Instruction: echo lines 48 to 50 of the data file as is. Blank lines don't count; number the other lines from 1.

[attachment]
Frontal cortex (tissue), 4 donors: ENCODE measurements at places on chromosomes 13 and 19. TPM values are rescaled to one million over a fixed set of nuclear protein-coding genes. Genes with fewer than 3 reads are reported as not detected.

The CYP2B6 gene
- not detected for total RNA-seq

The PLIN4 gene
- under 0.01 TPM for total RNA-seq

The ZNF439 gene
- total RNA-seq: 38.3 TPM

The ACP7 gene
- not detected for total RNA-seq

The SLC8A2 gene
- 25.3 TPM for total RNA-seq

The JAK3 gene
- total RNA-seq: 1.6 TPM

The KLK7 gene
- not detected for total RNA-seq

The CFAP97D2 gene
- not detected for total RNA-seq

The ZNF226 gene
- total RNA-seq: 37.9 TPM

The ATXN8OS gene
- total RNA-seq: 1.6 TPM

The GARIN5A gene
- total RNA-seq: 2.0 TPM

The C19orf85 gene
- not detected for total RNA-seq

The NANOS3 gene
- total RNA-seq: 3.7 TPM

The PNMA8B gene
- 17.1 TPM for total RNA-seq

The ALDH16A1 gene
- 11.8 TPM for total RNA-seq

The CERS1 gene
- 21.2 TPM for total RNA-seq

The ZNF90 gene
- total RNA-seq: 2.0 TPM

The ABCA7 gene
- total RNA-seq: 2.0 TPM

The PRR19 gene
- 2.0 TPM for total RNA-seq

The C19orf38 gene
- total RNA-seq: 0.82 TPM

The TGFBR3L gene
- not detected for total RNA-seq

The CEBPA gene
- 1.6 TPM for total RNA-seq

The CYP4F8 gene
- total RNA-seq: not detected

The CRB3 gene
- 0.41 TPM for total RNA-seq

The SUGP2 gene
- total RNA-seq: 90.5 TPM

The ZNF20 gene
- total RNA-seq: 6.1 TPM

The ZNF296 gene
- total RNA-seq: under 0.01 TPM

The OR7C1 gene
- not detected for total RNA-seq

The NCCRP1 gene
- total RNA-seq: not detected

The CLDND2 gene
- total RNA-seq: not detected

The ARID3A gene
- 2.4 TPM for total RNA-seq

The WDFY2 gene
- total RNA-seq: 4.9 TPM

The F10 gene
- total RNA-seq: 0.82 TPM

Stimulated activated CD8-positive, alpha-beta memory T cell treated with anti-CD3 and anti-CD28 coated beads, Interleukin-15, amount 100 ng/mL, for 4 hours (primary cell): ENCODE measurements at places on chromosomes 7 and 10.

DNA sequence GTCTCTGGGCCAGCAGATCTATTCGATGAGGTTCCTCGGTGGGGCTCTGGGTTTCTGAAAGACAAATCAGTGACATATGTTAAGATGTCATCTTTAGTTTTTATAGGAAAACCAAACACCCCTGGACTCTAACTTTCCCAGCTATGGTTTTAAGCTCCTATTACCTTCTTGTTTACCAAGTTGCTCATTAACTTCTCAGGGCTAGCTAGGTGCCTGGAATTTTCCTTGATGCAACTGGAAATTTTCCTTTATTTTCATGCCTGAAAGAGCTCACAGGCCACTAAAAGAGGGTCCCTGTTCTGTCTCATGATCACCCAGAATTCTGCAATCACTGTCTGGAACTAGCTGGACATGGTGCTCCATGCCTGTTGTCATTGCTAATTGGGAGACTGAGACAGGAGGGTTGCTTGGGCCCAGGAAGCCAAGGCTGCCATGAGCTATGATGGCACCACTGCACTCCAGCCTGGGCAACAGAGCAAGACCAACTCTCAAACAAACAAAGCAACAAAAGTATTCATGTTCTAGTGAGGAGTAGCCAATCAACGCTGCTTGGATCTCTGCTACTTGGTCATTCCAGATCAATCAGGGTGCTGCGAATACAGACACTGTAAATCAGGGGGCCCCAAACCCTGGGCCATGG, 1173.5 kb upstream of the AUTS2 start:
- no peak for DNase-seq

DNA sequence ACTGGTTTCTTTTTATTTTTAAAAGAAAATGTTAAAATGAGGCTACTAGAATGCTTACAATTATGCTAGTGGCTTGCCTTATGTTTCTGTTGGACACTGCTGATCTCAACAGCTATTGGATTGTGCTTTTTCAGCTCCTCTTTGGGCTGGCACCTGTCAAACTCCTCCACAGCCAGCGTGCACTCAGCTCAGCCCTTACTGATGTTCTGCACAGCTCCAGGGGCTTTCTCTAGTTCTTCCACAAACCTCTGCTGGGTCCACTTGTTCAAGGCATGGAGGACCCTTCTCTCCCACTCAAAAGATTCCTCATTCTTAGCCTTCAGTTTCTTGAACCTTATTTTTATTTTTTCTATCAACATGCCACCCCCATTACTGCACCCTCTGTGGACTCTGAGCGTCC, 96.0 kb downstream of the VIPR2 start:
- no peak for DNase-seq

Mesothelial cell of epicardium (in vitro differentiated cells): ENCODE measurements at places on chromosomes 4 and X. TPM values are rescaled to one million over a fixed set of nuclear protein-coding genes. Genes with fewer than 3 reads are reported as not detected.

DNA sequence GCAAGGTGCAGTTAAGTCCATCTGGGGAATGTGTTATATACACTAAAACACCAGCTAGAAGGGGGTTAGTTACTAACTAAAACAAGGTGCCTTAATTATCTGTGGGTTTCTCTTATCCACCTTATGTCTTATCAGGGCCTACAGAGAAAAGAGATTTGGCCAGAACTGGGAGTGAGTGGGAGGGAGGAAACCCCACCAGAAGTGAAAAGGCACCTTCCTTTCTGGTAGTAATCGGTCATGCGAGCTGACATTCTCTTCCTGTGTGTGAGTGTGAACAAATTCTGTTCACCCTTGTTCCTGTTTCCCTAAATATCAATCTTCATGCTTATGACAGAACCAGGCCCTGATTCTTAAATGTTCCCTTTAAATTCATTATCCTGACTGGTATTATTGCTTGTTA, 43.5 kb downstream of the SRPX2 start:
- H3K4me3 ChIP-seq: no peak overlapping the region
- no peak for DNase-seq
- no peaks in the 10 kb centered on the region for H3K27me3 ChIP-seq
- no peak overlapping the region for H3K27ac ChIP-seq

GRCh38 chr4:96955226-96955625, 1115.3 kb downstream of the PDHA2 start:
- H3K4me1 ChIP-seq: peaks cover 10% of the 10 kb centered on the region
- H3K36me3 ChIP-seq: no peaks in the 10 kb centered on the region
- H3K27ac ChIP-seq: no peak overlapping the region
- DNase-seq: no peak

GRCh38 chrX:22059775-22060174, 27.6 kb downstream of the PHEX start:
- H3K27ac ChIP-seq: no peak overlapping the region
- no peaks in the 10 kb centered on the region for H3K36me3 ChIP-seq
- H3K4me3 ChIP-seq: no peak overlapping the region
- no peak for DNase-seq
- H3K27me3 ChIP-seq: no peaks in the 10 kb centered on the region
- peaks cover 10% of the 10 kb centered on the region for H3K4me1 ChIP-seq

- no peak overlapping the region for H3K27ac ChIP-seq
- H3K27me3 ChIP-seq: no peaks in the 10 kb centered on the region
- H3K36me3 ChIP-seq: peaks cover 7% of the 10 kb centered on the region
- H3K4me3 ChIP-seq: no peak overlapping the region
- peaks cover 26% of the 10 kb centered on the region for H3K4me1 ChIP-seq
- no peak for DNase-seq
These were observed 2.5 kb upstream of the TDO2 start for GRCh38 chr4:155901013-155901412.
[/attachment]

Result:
The CRB3 gene
- 0.41 TPM for total RNA-seq

The SUGP2 gene